How Would You Spend A Windfall?

How would you spend a windfall?

If you become the beneficiary of a windfall, it’s easy to consider it as ‘free’ money and spend it on luxuries such as clothes, holidays or a car. However, no matter what your financial situation, it’s important that you spend these funds wisely.
You might dream about winning the lottery and fantasise about how you’d spend the winnings, and it might be acceptable to splurge a little in this situation. However, faced with a smaller sum of money, it’s crucial that you take a more responsible approach.
Although the chance is relatively small, you could receive a sum of money through inheritance. You might also be lucky enough to see a large return on investments, receive a tax rebate or earn a lump sum from cashback websites at the end of the year.
When you come into some money unexpectedly, no matter how small, you should carefully consider how to spend it. Fail to take the right strategy and you’ll only regret wasting the money later on in life.

What would the average person do?

JP Morgan Asset Management asked a group of Brits to imagine what they would do when faced with a £15,000 windfall. More than a fifth of those surveyed said that some of the money would go towards a holiday, and over one-in-ten expect they would purchase a new car.
However, there were also some more sensible aspirations, with 43 per cent of respondents saying that they would save the cash, 21 per cent planning to invest their hypothetical cash, and 16 per cent claiming they would put a lump sum towards their mortgage.
Keith Evins, head of UK funds marketing at JP Morgan Asset Management, said:”We are a nation divided on how we would spend a £15,000 windfall, and it’s a case of head versus heart – long-term planning versus short-term gratification.”

Pay off your debts

The absolute best way to use a windfall or any ‘bonus’ cash is to put it towards paying off your debts.
Whether your extra earnings are in two, three four or more figures, you should always prioritise the clearing of arrears.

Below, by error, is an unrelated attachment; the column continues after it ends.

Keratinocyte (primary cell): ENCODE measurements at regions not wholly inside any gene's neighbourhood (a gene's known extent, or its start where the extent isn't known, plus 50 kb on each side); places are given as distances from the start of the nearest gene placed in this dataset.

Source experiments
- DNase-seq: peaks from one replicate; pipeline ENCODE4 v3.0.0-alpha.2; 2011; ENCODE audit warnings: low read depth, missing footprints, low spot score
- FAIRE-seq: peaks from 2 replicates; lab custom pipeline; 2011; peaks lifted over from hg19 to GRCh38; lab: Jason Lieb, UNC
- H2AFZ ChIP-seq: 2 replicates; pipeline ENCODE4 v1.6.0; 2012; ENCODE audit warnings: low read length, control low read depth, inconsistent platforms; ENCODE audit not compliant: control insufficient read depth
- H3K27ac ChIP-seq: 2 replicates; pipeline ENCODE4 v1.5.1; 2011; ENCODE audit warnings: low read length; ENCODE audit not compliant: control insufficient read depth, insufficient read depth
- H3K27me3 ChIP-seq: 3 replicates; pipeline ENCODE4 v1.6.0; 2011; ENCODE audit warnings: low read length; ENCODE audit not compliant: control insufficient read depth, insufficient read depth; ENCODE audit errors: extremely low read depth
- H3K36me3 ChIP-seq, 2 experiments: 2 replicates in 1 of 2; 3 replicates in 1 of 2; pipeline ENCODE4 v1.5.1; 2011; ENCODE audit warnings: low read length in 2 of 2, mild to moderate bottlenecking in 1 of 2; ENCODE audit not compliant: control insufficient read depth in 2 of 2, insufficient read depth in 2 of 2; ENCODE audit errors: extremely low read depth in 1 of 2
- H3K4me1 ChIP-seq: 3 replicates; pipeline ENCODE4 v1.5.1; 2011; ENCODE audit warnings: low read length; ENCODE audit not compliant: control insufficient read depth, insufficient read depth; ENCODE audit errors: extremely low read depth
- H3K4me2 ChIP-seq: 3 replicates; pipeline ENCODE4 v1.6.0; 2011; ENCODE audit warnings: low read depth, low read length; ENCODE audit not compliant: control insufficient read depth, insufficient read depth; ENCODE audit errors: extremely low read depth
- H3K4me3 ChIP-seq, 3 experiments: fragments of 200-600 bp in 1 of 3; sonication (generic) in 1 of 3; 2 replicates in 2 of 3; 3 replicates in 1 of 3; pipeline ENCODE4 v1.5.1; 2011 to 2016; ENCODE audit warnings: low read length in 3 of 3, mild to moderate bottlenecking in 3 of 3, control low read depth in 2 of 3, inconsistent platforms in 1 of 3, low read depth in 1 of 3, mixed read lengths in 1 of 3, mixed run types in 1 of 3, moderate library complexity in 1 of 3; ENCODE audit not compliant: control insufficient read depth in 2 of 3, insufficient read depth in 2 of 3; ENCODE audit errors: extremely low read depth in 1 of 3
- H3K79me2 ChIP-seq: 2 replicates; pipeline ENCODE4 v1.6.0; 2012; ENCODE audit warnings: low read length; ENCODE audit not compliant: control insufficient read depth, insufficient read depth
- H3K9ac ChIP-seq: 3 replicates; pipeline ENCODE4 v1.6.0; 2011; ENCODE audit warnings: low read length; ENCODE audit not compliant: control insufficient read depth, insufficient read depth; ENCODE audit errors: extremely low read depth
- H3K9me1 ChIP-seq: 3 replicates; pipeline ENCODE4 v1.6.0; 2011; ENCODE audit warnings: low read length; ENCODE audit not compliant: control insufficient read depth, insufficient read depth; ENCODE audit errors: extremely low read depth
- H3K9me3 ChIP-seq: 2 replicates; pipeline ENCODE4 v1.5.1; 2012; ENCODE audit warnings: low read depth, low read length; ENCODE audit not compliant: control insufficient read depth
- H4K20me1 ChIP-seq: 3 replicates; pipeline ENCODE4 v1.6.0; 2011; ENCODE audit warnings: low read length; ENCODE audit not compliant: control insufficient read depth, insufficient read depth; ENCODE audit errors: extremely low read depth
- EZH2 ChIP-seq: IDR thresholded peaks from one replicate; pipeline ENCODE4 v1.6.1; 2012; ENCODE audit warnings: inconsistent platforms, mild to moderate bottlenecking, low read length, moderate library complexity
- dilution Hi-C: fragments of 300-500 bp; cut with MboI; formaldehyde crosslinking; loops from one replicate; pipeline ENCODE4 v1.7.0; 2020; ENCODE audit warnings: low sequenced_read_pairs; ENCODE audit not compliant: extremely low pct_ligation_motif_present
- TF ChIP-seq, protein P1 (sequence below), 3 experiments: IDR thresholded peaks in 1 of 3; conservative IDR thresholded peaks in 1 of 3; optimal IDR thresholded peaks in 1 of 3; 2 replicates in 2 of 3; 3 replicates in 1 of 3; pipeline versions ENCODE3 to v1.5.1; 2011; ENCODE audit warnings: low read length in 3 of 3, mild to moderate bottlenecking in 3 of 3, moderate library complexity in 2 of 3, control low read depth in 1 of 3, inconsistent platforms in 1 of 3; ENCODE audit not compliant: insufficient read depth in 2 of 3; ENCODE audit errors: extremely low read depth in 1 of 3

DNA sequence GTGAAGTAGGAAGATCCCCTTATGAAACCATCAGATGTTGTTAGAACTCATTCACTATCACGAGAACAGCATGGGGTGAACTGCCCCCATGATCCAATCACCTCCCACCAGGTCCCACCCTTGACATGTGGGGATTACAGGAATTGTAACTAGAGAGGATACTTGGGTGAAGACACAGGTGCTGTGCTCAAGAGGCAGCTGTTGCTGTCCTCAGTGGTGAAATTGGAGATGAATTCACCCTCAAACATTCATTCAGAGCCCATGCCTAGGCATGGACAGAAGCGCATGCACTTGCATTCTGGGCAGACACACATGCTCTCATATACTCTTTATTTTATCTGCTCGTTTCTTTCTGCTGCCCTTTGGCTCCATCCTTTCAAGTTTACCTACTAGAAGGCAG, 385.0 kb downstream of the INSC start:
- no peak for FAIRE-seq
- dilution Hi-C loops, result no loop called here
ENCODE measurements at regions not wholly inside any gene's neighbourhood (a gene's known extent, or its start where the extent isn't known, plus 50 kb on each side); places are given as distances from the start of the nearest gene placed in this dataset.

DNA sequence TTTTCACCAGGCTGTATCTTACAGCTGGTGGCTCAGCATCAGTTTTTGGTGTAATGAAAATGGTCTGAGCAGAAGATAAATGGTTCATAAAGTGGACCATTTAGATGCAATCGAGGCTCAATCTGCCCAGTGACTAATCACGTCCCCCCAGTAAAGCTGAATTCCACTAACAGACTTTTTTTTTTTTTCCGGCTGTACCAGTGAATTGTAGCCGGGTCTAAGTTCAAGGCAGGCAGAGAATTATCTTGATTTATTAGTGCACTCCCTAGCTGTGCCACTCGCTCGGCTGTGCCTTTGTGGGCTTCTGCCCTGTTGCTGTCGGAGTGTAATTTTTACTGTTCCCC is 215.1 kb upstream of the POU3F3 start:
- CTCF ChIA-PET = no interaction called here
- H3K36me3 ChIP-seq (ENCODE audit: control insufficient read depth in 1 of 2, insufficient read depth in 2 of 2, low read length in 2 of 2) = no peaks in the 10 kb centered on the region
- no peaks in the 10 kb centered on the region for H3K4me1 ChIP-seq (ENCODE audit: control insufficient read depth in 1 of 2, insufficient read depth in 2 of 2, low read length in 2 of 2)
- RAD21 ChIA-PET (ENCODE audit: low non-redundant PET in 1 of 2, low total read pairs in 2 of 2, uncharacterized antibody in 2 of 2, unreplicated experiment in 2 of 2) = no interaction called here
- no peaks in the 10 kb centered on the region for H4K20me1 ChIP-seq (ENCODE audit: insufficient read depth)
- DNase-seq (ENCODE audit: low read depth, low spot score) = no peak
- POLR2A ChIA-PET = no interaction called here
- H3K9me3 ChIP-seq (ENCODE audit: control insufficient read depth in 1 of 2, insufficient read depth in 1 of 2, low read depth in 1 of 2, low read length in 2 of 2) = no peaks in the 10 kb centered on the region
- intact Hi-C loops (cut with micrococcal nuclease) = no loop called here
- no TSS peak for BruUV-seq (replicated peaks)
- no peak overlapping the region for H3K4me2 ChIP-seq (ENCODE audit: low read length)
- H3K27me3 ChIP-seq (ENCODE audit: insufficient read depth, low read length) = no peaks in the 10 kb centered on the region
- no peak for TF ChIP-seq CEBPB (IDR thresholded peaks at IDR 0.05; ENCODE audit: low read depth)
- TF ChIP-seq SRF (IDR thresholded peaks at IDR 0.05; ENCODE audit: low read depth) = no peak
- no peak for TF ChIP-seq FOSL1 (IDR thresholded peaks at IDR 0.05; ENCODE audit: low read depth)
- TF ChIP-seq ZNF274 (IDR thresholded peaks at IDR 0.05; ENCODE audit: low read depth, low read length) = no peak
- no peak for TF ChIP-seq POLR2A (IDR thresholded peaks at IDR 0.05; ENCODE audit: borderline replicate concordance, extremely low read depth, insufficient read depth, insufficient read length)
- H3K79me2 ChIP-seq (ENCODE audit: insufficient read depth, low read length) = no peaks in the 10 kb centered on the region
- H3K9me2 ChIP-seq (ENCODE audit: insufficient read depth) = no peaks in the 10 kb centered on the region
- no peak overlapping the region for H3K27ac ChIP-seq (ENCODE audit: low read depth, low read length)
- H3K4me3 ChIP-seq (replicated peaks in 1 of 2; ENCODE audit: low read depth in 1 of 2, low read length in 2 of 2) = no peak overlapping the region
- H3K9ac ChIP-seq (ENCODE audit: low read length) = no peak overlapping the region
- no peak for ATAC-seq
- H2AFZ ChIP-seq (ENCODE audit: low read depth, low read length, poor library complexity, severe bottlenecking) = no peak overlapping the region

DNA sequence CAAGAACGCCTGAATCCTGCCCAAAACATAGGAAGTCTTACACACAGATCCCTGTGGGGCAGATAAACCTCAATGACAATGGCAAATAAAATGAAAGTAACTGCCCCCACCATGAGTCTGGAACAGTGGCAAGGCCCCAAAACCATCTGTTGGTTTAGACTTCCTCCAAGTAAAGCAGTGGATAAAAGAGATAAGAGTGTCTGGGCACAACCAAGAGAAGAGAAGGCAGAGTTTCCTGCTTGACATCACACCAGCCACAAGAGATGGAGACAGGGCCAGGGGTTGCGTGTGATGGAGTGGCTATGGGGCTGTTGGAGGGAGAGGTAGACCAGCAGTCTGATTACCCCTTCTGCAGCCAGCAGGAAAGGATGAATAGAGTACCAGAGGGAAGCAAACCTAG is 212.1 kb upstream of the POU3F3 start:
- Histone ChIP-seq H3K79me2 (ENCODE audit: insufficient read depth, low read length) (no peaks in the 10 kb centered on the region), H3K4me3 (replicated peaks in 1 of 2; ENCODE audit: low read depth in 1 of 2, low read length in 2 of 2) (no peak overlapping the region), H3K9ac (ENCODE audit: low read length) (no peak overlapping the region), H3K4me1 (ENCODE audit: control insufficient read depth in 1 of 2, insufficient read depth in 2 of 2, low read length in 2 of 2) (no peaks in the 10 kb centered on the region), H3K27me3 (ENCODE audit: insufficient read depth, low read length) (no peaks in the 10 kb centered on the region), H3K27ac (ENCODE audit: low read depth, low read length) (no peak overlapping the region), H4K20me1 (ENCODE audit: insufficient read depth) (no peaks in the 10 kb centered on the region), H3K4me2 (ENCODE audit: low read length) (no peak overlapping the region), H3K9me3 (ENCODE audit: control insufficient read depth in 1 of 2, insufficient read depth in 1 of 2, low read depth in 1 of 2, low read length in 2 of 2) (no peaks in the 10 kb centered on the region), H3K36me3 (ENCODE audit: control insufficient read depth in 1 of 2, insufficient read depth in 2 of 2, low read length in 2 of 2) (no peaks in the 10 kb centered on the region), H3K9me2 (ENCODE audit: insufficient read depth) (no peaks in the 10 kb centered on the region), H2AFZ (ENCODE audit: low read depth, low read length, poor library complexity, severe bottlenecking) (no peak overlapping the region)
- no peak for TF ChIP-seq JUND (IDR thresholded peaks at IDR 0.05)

This is because borrowing is expensive – interest fees mean that you are paying to be in debt. Because the charge is usually a percentage of money owing on a monthly basis, you could save significant sums by lowering the balance sooner rather than later.
Interest you could earn by putting money in a savings account will be far outweighed by the amount it costs to be in debt. If you have savings and arrears in the same bank, the lender is effectively charging you to borrow your own money.

Prioritise your most expensive debts

If you owe money to different lenders or alternative accounts, you should always calculate which funds are the most expensive to borrow and prioritise the clearing of this balance. This tactic is known as ‘snowballing’.
This term is used because you make larger savings by tackling your more expensive debts, which can then be used to clear the next most costly debt and so on. As a result, you can save huge sums of money and get into the black far more quickly.
To determine in which order you should pay off your debts, make a comprehensive list of all the money you owe, detailing the debit balance and the charges which apply. Find out, in terms of interest and other fees, which arrears are costing you the most money.
Of course, you should always make the minimum repayments to every lender to avoid penalty charges, but by allocating as much as possible to your most expensive debt, your financial situation will improve much more quickly.

The exception to the rule

There is one exception to the rule when it comes to windfalls and debt: don’t pay off arrears if it would leave you needing to borrow more expensively. In other words, it does not make sense to pay off a loan only to be forced to take out a more expensive one.
If you are in an extremely tough financial situation, and you would need to rely on credit to pay for essentials like your rent, it could be better to use your windfall for these expenses. However, this is only applicable if you cannot secure a cheaper loan than what you already have.
Stef went through a Debt Management Plan with the help of Debt Free Direct and now writes articles to help people save money and hopefully avoid getting into the financial difficulties she did.